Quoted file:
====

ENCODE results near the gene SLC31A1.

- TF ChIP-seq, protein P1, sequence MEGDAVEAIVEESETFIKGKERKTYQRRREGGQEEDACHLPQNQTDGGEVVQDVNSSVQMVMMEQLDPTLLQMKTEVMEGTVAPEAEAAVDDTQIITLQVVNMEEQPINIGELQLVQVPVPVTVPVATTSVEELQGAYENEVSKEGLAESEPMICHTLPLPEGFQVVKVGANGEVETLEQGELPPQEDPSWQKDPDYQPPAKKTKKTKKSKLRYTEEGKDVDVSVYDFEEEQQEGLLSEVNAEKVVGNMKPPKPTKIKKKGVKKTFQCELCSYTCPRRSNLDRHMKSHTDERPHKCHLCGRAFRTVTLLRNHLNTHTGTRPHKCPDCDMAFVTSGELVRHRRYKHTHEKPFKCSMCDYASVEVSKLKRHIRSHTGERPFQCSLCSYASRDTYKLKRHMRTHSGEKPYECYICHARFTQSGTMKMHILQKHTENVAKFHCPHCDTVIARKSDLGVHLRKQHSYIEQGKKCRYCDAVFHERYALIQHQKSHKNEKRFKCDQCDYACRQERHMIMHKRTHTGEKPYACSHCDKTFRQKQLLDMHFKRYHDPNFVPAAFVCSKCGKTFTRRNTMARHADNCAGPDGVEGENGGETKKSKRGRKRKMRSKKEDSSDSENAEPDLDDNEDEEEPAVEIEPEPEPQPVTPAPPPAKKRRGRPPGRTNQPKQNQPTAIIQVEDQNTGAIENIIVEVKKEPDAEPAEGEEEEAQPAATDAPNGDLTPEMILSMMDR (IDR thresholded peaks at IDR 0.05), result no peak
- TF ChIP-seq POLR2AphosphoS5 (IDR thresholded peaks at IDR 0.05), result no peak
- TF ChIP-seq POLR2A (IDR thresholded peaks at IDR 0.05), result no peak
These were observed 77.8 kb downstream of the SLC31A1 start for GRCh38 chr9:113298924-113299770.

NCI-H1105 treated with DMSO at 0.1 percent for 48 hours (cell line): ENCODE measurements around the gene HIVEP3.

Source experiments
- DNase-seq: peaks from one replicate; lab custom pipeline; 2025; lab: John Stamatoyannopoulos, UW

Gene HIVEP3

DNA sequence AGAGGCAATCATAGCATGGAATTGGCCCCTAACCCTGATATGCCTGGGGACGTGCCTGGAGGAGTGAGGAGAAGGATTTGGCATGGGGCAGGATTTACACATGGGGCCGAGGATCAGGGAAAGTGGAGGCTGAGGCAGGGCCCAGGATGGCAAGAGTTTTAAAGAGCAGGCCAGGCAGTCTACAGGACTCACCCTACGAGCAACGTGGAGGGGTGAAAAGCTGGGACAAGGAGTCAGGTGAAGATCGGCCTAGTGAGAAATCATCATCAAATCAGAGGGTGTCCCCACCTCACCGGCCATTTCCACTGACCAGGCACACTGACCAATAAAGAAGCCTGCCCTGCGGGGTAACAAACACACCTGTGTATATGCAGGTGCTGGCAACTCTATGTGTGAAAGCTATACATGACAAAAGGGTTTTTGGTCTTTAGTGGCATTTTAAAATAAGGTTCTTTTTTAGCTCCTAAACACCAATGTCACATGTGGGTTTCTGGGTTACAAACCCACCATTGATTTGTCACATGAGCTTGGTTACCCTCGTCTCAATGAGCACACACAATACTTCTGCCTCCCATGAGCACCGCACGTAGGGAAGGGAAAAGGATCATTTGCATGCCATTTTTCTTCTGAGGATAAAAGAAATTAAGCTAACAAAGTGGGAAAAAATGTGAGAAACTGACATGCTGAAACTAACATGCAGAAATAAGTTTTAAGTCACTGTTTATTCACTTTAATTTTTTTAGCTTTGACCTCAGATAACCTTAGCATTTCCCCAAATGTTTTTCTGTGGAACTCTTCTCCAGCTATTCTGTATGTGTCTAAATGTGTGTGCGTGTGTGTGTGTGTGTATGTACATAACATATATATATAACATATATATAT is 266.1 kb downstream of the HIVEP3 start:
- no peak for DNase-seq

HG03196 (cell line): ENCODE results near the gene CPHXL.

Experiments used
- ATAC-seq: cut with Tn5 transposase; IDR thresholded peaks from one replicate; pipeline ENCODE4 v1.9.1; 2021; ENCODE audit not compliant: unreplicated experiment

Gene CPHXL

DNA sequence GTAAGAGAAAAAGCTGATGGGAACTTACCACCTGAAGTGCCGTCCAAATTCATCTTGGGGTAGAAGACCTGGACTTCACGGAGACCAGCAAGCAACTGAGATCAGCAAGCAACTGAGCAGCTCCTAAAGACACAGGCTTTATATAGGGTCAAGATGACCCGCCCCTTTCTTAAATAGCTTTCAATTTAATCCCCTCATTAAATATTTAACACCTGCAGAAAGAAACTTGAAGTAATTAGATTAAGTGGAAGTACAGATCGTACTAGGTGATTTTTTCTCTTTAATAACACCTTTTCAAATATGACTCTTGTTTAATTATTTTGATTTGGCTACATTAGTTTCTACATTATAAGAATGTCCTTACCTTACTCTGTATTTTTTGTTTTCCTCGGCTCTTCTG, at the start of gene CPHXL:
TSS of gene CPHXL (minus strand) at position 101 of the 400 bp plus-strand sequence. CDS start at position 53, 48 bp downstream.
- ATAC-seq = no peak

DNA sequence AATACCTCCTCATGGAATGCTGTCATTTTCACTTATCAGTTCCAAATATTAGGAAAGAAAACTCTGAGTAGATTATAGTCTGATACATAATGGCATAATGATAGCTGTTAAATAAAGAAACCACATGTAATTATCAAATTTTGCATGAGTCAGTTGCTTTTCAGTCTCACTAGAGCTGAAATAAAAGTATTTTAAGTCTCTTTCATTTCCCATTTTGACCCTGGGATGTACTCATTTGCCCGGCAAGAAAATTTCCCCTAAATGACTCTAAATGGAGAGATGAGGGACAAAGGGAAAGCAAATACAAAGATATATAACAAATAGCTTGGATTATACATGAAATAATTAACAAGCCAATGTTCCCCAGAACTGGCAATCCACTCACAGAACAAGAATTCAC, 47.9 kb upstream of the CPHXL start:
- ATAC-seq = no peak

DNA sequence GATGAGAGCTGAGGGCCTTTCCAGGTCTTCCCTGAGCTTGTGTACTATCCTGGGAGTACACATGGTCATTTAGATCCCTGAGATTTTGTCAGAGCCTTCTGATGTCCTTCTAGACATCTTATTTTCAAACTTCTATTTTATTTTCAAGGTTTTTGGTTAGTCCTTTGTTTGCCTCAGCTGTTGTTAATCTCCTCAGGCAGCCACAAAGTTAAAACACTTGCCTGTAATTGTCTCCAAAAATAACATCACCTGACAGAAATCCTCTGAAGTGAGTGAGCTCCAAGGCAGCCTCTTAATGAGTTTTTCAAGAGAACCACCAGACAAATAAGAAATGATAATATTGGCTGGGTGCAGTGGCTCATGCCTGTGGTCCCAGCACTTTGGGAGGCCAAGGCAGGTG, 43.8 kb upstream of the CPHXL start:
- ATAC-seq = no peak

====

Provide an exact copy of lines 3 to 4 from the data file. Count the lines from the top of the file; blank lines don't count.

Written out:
- TF ChIP-seq POLR2AphosphoS5 (IDR thresholded peaks at IDR 0.05), result no peak
- TF ChIP-seq POLR2A (IDR thresholded peaks at IDR 0.05), result no peak